5

I used to be able to do things like:

X=123 cat <<EOF
X is $X
EOF

or even simpler:

X=123 echo $X

The first one still seems to work on Mac OS X after install the bash fix, however neither seem to work on my Ubuntu 14.04 instance in AWS anymore. What makes it that echo or cat no longer have access to these environment variables? Stranger still, when I pass the env vars to a NodeJS app I don't seem to have any issues:

cat <<EOF > test.js
console.log('X is ' + process.env.X);
EOF
X=123 node test.js

This seems to work in bash scripts as well:

cat <<EOF > test.sh
echo X is \$X
EOF
chmod +x test.sh
X=123 ./test.sh

marked as duplicate by Jander, jasonwryan, Anthon, jw013, chaos Oct 9 '14 at 21:59

This question has been asked before and already has an answer. If those answers do not fully address your question, please ask a new question.

  • 1
    X=123 echo $X should never have worked. Have you looked at the test.sh file that you created? Does it say echo X is $X or does it say echo X is ? – G-Man Oct 7 '14 at 22:42
  • You're absolutely right, the shell was stripping out $X since it was evaluating it. I've updated the question to reflect that (basically it works in Mac OS X, not in Ubuntu). – Abdullah Jibaly Oct 7 '14 at 23:05
8

In any POSIX shell, when you write

X=123 echo $X

the $X is expanded before the whole command is executed, i.e. if $X is initially unset, you get:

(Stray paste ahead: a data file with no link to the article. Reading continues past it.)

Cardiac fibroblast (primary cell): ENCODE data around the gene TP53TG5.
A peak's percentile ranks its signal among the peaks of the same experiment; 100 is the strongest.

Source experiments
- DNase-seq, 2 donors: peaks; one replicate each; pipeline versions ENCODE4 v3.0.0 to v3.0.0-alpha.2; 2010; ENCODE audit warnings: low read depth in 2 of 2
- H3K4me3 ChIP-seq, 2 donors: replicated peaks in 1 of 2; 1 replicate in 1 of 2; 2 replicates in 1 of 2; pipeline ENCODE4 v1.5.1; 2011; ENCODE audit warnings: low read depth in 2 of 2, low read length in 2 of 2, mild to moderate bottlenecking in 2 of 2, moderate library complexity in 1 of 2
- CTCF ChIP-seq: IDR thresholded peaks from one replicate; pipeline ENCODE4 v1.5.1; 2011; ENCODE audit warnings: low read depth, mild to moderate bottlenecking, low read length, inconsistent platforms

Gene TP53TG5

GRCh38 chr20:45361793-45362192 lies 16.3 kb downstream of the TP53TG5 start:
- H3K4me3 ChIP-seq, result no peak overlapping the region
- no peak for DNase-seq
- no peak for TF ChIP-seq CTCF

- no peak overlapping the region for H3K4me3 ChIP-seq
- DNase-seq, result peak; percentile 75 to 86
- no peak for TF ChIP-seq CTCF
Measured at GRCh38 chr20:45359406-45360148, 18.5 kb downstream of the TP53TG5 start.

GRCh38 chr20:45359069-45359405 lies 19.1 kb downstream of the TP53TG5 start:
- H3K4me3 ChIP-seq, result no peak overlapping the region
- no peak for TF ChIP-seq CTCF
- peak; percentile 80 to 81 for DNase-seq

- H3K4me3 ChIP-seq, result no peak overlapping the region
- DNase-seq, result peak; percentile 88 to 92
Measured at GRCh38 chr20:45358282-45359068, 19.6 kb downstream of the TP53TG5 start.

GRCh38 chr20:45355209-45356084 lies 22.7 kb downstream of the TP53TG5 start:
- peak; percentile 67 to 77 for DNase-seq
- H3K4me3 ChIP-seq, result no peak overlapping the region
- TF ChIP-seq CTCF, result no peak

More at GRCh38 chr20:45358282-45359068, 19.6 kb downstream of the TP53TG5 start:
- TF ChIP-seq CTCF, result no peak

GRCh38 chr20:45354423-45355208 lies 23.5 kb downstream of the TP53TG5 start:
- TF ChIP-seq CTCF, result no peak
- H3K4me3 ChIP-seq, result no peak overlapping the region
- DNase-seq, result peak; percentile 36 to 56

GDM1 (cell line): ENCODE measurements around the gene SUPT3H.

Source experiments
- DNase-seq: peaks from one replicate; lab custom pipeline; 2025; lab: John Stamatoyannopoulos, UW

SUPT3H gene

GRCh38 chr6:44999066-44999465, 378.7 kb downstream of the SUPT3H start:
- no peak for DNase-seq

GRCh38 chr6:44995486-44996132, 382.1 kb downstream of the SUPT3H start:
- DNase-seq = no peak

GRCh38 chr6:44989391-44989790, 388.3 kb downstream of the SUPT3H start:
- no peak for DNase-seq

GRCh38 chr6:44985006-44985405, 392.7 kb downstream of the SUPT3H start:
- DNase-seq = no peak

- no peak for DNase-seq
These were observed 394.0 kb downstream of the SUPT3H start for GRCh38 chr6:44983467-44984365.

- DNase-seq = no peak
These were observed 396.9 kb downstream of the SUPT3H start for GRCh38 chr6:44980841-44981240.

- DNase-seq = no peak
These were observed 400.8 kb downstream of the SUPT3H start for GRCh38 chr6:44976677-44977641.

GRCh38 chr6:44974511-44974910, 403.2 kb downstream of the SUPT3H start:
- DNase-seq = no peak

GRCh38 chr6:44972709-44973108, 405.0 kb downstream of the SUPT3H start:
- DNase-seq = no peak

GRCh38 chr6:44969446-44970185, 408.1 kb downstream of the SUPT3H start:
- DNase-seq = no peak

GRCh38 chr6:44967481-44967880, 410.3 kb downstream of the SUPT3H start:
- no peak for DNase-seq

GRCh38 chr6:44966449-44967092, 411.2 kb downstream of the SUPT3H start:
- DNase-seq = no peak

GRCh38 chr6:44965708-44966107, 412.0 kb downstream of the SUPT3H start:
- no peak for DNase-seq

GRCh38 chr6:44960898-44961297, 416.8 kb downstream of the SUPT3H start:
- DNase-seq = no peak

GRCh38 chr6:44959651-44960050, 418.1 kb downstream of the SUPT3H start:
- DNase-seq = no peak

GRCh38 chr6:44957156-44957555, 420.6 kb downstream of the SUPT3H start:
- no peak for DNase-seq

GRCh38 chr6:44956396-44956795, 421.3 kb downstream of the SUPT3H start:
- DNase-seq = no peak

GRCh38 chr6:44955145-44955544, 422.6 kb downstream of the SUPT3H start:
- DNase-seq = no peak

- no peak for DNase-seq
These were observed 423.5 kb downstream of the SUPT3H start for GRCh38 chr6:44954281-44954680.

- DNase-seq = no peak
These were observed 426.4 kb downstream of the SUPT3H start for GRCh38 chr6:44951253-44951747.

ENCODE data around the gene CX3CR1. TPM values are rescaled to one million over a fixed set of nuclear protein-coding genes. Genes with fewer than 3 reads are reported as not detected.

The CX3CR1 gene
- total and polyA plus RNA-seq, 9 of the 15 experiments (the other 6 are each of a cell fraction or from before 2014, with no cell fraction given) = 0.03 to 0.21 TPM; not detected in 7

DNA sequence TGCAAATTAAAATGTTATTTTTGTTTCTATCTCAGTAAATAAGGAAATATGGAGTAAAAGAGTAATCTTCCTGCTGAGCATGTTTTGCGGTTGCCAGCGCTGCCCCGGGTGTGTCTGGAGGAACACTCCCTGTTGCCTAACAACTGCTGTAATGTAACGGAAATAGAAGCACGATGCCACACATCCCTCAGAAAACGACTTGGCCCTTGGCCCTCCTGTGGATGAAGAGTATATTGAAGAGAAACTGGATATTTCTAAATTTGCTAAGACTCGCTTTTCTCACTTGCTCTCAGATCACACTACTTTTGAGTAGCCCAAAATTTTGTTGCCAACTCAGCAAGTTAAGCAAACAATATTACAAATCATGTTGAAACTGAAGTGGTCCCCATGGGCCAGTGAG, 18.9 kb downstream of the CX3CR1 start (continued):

X=123 echo

which is then executed. You can see more or less what the shell is doing with set -x:

$ set -x
$ X=123 echo X=$X
+ X=123
+ echo X=
X=
$ set +x

You can see that echo (actually the shell itself, which does the expansion before executing echo) still has access to the environment:

$ X=123 eval 'echo $X'
123

The issue with cat <<EOF is similar. Note that concerning bash, there was a bug in old versions (before 4.1), described in the CHANGES file as:

Fixed a bug that caused variable expansion in here documents to look in any temporary environment.

This may be the cause of the behavior observed under Mac OS X. Do not rely on this bug.

  • Thanks for the awesome explanation! I'm still stumped by why the cat <<EOF works in Mac OS X bash and not in Ubuntu. Any ideas? – Abdullah Jibaly Oct 8 '14 at 0:49
  • Probably worth adding to that code a "set +x" to stop debugging. – rooby Oct 8 '14 at 2:20
  • @AbdullahJibaly The behavior under Mac OS X is probably due to a bug in old bash versions (now fixed). See my edited answer. – vinc17 Oct 8 '14 at 7:26
6

Your questions regarding the here-documents are probably unrelated. The thing is, bash will perform the expansions and the assignment concurrently - so a leading X=123... should not affect the value expanded from within the here-document. This is because the here-document is an input file-descriptor that bash must build and pass to cat upon invocation in the same way it must assign 123 to $X before passing that plus the rest of its environment off to cat at execve time.

Consider:

X=321; X=123 bash <<HEREDOC
echo "$X is not yet \$X and $$ is not yet \$$."
HEREDOC

OUTPUT

321 is not yet 123 and 17134 is not yet 17225.

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